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Anatomy and Physiology of dislocation climb – A dissection by atomistic simulations and kinetic-Monte Carlo

Alankar Alankar, Los Alamos National Laboratory;Enrique Martinez, Los Alamos National Laboratory;Ricardo Lebensohn, Los Alamos National Laboratory;Alfredo Caro, Los Alamos National Laboratory

This work presents an analysis of dislocation-vacancy interaction in a pure Fe single crystal. By means of molecular dynamics simulations, we identify the unit processes that cause dislocation climb. The methodology suggests an improved determination of energy barriers that are used in kinetic-Monte Carlo simulations. The kinetic-Monte Carlo simulations show the effect of applied external stress on the vacancy concentration profiles around pure edge dislocation core. The flux of vacancies to dislocation core as a function of applied stress enables determination of stress exponent in the creep power-law that is used in a continuum crystal plasticity model. This work was supported by the nuclear energy advanced modeling and simulation (NEAMS) program, under the FMM project.

Bismuth segregation after impact of bismuth clusters into germanium

Christian Anders, Technical University of Kaiserslautern and Optimas;Herbert M Urbassek, Technical University of Kaiserslautern and Optimas

Nano-patterning of semiconductor surfaces can be induced by ion or cluster impact. Using molecular dynamics simulations, we study the impact of Bi_n clusters into a germanium target. In addition to pure Ge, we also study a Bi/Ge mixture in which 10% bismuth atoms are randomly distributed. The Bi_n projectile clusters (with n <= 5) impact with energies in the range of 3-20 keV/atom. The impacting clusters create a melt pool in the Ge surface which shows a characteristic meniscus since liquid Ge has a smaller volume than the solid phase. The heated Bi in the melt zone starts to segregate from the Ge and moves to the surface because it has a lower surface energy and a lower melting point. On the surface a Bi layer forms on the freezing Ge melt which is efficiently cleaned (so called snow plough effect). The surface modification, the amount of Bi collected on the surface and the remaining concentration of Bi in the former melt zone are analyzed in their dependence on projectile size, impact energy and direction.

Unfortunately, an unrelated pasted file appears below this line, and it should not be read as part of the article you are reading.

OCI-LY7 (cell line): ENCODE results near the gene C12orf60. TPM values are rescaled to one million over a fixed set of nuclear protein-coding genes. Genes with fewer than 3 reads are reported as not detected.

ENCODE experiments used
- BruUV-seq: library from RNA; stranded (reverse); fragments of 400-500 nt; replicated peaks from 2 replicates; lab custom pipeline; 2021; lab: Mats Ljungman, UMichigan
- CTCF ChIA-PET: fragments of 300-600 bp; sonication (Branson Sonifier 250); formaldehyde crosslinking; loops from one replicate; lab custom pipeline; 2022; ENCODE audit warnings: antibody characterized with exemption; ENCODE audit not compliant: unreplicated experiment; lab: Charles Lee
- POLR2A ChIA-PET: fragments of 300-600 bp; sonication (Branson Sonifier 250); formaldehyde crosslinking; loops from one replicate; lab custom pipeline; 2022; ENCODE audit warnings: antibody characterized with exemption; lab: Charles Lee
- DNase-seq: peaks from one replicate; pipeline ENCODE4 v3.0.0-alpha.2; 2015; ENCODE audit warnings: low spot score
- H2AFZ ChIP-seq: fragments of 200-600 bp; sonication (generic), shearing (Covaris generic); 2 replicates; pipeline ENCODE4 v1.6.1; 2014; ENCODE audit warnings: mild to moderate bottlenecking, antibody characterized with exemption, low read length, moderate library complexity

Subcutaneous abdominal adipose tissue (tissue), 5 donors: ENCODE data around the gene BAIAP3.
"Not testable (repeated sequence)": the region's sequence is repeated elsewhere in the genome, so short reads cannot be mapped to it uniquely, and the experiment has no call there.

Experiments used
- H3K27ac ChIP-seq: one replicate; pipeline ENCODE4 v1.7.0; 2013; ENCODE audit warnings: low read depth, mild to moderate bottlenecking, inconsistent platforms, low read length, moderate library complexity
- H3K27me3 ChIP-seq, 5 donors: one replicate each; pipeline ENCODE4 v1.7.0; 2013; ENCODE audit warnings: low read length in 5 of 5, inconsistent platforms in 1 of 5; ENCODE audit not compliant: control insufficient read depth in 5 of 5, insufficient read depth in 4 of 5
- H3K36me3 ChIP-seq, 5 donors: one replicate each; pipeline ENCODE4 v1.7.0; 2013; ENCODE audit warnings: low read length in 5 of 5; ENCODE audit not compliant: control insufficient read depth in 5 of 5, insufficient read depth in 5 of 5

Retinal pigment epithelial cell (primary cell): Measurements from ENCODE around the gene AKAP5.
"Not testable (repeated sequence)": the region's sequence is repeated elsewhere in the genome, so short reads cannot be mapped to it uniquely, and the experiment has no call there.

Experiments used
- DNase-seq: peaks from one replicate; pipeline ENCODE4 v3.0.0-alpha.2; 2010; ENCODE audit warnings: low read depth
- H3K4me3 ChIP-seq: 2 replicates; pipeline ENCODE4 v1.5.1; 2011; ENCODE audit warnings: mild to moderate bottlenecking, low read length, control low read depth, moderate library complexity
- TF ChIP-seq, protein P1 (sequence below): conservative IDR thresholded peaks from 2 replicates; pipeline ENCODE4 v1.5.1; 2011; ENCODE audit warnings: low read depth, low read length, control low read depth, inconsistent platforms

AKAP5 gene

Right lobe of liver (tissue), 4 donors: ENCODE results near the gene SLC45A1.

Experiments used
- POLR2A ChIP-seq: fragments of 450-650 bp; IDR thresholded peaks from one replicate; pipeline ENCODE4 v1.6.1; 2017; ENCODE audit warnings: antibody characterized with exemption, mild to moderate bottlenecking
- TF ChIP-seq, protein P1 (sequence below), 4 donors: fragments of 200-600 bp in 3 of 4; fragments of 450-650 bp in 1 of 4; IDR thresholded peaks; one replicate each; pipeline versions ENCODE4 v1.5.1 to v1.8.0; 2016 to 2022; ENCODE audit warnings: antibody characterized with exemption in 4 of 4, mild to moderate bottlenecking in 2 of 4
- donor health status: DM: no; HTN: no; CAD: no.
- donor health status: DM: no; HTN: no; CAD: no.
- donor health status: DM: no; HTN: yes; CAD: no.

Concurrent job control of simulations for iterative radiation and post processing

Takaaki Aoki, Kyoto Univ.;Toshio Seki, Kyoto Univ.;Jiro Matsuo, Kyoto Univ.;Takeshi Iwashita, Kyoto Univ.;Tasuku Hiraishi, Kyoto Univ.;Shin-ichi Satake, Tokyo Univ. of Science;Takahiro Kenmotsu, Doshisha Univ.

The development of high performance computing resources has expanded the variations of radiation simulations and also the number of atomic coordinate data given by simulations. Now, concerning atomic data analysis, concurrent and bulk task operation framework has become important from the view point of processing time and automation. Furthermore, this framework demands that, job description should be kept simple and easy-to-learn because of variations and life-cycles of analyzing programs, and be run on both local and remote batch system. On the other hand, concurrent job control can be also applied to evaluate the accumulation of radiation damage in a target. In this simulation, one would perform a large number of radiation simulations on a same target material iteratively. When the target is enough large and the range where single radiation effects for each trial is enough narrow and limited, it is allowed to run several irradiation tasks simultaneously, if they do not overlap with each other. Additionally, job controller should be designed to block a job from running if its range of effect will overlap ones of under execution jobs, and should abort descending jobs safely when a running job is abnormally terminated. This presentation will demonstrate applications of Xcrypt (, a domain specific language framework for concurrent job operation, for above simulation and analysis of radiation effects.

Evaluation of sputtering and damage with huge cluster impact using molecular dynamics simulations

Takaaki Aoki, Kyoto Univ.;Toshio Seki, Kyoto Univ.;Jiro Matsuo, Kyoto Univ.

Gas cluster beam technique, which utilizes large clusters of atoms or molecules to be irradiated on solid targets, is expected for high performance material processing and analysis because of its enhanced sputtering process. Large-scale molecular dynamics (MD) simulations of cluster impact, in which cluster consists of 1 million fluorine atoms and target with more than 130 million silicon atoms, were performed. The MD simulation results showed that there is certain threshold energy around 0.3eV/atom, where crater is formed on the target surface and cluster-surface reaction and vaporization of silicon fluorides are enhanced. Especially, when the incident energy of cluster is 1eV/atom (totally 1MeV), it was observed that about 10000 Si are sputtered in various forms of silicon-fluoride, not only mono-silicon fluorides such as SiF3 and SiF4, but also of silicon-fluoride clusters like Si2Fx, Si3Fx, etc.. The size distribution of sputtered molecules suggests that sputtering process obeys thermal excitation model due to high-density energy irradiation at the impact point. In the collisinal process of (F2)500000 1MeV impact, the cluster atoms penetrate the target surface and reach only several nm below from the target surface. However, displacements remain which reaches 10nm below from the surface remains even 80ps after the impact due to shock propagation. In this presentation, cluster size and energy dependence on sputtering and damage formation with huge supersonic cluster impact will be discussed.